From: Andy Soos, ENN
Published May 9, 2012 07:49 AM

The Tale of an Antarctica Octopus

Dr Jan Strugnell is the lead author of a new international study that reveals how the genes of a fairly sedentary Antarctic octopus provide a clue to the risk of sea-level rise if world temperatures keep climbing. Published in the journal Molecular Ecology and reported on Britain’s Natural Environment Research Council Planet Earth website, the study found that the genetic make up of Turquet’s octopus was startlingly similar in both the Weddell and Ross Seas. The only problem is that the two seas are on opposite sides of Antarctica and have no direct sea link. So what happened?


As these two bodies of water are some 10,000 kilometers apart, on opposite sides of Antarctica separated by the West Antarctic Ice Sheet, researchers think such strong genetic similarity is only possible if there had been a previous collapse of the ice sheet, maybe as recently as 200,000 years ago.

The Ross Sea is a deep bay of the Southern Ocean in Antarctica between Victoria Land and Marie Byrd Land.  The Weddell Sea is part of the Southern Ocean and contains the Weddell Gyre. Its land boundaries are defined by the bay formed from the coasts of Coats Land and the Antarctic Peninsula.

This suggests that scientists’ concerns about the state of today’s ice sheet could well be justified. Planet Earth says while a previous study, in 2010, provided the first evidence of a trans-Antarctic seaway connecting the Ross and Weddell Seas, the findings by Dr Strugnell’s team are the first genetic evidence of such a connection.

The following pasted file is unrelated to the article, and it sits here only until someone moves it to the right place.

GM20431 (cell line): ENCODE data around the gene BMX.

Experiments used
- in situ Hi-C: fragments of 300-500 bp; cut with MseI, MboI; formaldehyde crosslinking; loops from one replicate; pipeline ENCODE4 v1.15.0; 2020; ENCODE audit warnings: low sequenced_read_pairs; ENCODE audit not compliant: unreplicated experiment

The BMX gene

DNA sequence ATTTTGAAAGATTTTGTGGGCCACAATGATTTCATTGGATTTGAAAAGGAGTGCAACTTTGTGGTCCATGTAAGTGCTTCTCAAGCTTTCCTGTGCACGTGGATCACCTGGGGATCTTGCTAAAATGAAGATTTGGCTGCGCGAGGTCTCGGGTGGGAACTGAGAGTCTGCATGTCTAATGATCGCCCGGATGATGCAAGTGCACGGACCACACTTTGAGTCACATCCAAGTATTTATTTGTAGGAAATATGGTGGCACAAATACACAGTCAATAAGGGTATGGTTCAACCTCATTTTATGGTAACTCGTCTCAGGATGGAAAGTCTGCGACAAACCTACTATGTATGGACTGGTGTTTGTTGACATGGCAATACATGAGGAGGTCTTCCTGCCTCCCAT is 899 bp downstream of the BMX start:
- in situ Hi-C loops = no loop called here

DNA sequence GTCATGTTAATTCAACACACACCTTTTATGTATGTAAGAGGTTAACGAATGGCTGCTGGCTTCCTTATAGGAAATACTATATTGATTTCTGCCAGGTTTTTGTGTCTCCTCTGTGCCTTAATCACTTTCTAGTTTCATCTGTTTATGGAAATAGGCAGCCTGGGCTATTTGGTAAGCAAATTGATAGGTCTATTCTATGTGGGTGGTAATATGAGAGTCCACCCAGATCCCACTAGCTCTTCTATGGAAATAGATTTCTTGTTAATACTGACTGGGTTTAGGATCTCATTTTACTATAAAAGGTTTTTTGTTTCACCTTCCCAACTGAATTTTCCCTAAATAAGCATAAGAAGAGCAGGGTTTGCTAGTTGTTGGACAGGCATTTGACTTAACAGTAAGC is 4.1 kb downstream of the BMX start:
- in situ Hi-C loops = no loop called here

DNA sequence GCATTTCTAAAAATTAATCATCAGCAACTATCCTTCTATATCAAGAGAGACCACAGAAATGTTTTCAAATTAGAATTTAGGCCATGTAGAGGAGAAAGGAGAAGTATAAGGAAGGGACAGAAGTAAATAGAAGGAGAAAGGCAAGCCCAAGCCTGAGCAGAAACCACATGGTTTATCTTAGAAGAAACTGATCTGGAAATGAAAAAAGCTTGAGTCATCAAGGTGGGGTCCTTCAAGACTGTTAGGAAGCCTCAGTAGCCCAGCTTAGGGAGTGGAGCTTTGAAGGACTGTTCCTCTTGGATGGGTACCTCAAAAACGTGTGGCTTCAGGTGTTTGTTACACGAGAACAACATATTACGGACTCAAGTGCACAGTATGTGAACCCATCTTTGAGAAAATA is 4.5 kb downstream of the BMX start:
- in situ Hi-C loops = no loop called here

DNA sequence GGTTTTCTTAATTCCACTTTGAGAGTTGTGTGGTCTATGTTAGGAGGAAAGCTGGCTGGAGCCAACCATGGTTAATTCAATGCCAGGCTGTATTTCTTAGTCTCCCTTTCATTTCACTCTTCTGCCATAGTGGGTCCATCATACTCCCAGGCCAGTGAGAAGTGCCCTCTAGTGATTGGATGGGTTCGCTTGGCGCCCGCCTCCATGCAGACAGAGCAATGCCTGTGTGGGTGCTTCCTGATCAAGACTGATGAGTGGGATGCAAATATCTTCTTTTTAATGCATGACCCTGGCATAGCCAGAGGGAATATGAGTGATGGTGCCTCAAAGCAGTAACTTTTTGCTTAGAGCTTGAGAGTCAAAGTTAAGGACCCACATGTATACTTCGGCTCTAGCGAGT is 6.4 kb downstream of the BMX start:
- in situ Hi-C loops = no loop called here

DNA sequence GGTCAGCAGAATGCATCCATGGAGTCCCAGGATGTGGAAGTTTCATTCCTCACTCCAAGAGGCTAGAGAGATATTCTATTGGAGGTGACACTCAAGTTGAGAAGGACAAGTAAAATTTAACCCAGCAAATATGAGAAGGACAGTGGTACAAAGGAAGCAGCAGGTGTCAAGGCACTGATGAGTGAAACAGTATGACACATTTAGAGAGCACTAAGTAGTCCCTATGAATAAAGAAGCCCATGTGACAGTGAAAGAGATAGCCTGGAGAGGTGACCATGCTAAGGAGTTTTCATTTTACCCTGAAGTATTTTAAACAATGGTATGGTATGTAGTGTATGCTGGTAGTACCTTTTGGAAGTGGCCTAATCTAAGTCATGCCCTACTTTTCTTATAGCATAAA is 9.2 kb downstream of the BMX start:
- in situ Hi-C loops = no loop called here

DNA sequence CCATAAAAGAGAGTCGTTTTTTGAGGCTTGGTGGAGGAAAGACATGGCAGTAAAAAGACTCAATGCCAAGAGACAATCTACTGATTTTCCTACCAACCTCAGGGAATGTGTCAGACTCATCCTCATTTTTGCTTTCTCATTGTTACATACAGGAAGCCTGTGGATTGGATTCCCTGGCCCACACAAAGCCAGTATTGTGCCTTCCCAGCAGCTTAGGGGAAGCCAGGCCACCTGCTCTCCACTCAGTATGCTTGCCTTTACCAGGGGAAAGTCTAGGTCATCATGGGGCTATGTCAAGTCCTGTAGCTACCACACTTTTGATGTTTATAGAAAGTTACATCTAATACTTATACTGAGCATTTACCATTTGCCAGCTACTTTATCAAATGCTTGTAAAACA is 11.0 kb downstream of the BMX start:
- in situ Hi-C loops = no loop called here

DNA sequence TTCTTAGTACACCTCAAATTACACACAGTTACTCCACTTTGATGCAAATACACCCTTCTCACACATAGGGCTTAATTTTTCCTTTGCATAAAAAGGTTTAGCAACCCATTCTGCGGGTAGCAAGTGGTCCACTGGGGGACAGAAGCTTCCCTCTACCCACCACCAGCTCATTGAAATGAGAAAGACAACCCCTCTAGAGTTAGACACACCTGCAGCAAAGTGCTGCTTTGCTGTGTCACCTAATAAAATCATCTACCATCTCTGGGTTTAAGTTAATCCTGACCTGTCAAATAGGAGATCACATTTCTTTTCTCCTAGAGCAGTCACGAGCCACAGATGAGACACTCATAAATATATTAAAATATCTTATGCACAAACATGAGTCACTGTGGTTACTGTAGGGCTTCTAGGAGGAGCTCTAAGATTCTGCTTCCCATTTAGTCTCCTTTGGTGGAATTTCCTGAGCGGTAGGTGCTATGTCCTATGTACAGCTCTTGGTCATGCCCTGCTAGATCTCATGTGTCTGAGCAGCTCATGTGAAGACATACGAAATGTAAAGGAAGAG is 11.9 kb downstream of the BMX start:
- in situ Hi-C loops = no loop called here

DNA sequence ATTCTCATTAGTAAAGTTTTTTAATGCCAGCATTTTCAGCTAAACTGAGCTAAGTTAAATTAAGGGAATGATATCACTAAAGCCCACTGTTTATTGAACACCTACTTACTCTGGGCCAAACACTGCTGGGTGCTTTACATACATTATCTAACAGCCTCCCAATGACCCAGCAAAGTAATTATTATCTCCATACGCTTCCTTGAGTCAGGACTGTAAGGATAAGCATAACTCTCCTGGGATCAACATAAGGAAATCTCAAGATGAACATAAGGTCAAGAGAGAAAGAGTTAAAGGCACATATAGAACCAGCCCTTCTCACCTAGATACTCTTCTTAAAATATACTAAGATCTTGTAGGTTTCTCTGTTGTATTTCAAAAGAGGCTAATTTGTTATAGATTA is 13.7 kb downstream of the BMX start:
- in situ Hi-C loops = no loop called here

A former Rhodes Scholar, Dr Strugnell has made world headlines with the results of her research into the evolution of deep-sea octopuses. She says modern molecular studies have revealed that the Southern Ocean is teeming with a huge diversity of previously unknown marine life.

Her work revealed that all octopuses found in deep oceans world-wide originated in the waters around the South Pole about 33 million years ago. They spread into other oceans around 15 million years ago, as the Antarctic cooled and eventually froze over.  There are around 300 recognized octopus species, which is over one-third of the total number of known cephalopod species.

As a result long ago, there was an outflow from Antarctica of cold, nutrient-rich water with high levels of salt and oxygen, creating a north-bound freeway along which octopuses travelled to their new habitats.

"We think that if octopuses colonized the deep sea by this route, it’s very likely that other organisms did so as well," says Dr Strugnell.

She says her research also demonstrates that climate change can have profound effects on biodiversity, with impacts extending into habitats as remote as our deep oceans.

For further information see Octopus.

Megaleledone Octopus image via La Trobe University.

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